Conservationists have cast doubts over the effectiveness and life of the radio collars proposed to be fitted on problematic tuskers of Odisha to monitor their movement in the wake of the failure of the project in neighbouring Chhattisgarh
It is pertinent to note here that the Odisha forest department has decided to tag problematic tuskers in Chandaka wildlife sanctuary with radio collars to track their migration path in a bid to curb the incidence of pachyderm depredation in human habitation areas. Plans are also afoot to radio collar wild elephants in Sundargarh division and other parts of the State.
“While this initiative to closely monitor tuskers is laudable, the available radio collar technology may not deliver expected results given its failure in Chattisgarh”, wildlife and environment activist, Biswajit Mohanty said while dashing off a letter to the Chief Wildlife Warden raising question over the success of the project.
“Radio collaring elephants which were started in collaboration with Wildlife Institute of India in October 2018 in Chhattisgarh has not been successful as the collars used dropped off or were removed by the elephants themselves within a short time ranging from 4 days to a few months. Out of a total of 7 radio collars fitted to the elephants in Chhattisgarh as of now, only 1 remains active, the rest having fallen off”, he noted.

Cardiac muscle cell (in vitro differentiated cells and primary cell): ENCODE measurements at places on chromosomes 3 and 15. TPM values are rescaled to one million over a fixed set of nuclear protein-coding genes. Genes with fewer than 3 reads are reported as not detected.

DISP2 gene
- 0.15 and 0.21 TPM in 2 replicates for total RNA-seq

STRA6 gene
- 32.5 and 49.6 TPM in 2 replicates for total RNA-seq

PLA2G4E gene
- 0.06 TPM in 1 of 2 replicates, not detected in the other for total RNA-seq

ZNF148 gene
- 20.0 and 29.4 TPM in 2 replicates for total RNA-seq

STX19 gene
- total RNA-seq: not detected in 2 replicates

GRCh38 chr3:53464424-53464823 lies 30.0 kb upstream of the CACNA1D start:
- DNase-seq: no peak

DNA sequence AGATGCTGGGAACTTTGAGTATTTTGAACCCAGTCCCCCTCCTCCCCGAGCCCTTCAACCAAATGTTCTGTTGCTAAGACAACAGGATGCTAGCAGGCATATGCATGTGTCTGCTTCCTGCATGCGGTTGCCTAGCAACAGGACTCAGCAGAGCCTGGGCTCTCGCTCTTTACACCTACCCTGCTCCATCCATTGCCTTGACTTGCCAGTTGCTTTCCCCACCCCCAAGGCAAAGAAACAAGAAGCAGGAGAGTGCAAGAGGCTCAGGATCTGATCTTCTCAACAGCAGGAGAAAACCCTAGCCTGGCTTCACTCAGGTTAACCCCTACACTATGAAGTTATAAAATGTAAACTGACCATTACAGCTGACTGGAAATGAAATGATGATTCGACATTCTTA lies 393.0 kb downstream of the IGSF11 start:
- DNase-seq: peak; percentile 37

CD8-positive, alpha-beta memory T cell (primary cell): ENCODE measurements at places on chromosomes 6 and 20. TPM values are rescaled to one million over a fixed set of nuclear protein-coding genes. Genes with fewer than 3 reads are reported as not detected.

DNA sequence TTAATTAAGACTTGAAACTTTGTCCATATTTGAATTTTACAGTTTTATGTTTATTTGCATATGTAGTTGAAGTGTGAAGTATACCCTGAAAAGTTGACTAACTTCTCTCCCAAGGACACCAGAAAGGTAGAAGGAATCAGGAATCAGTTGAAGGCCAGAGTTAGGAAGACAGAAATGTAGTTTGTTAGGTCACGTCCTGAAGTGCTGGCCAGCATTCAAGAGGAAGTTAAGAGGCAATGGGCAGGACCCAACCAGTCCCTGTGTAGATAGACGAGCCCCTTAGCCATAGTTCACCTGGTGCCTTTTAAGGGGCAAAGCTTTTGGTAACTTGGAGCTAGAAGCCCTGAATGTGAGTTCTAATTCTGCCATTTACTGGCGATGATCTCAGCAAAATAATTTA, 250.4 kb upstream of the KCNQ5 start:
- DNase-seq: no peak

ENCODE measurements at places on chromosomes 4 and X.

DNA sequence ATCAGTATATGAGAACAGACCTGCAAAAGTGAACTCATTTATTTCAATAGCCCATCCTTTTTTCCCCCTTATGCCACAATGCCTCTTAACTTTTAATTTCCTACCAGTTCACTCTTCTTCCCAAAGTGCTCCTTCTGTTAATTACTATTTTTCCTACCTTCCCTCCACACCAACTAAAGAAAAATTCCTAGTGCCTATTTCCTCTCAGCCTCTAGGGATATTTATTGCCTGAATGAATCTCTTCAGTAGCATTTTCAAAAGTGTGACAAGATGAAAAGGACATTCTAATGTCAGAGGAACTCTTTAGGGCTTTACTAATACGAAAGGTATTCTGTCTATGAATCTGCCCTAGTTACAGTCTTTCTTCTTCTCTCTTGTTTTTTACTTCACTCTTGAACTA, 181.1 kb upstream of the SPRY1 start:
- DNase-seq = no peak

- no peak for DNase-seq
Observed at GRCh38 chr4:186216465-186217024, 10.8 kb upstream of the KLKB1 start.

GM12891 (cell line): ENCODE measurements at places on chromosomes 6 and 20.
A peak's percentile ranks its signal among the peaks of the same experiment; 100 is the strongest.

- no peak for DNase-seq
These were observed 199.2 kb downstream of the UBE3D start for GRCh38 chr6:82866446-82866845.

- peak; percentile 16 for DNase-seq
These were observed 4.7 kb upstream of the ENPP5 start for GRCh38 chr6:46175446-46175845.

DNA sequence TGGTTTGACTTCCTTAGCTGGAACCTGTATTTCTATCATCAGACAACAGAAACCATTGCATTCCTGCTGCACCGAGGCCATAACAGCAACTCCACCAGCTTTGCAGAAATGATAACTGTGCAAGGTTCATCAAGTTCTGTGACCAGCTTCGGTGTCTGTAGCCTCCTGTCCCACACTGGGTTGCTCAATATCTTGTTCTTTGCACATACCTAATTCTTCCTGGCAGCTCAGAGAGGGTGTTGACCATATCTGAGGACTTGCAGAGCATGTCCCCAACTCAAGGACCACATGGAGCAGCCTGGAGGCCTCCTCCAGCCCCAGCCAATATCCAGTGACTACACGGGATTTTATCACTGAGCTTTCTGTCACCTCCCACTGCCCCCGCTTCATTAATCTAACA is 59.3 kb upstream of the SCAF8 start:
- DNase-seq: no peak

With the radio-collaring, the real-time location of the problematic animals will go a long way in putting brakes on the marauding elephants from causing loss to life and property, a senior forest official said, refusing to comment on the effectiveness and durability of the radio-collaring initiative.
It is a fact that elephants are extremely intelligent animals and also playful in nature. A radio collar fitted on a tusker attracts the attention of the rest of the herd and some adventurous animal tries to tug it with its tusk, pulling it off in the process. Though the pre-charged battery is expected to last at least 5 years it is a pity that 6 transmitters were lost within a short time; some fell off within 5 days too, he informed.
A radio collar costs around Rs.5 lakhs and there are additional costs of at least Rs. 5 lakhs per year to track the satellite signals and monitor the elephant.
It is of utmost importance to carefully assess the effectiveness and durability of the collars keeping in view the fact that the project failed in Chhattisgarh.
Odisha needs to obtain all information from Chhattisgarh Forest Department about the performance of the radio collars fitted on elephants by Wildlife Institute of India during the period 2018 to 2020 and assess its effectiveness before fitting radio collars on elephants of Odisha, Mohanty concluded.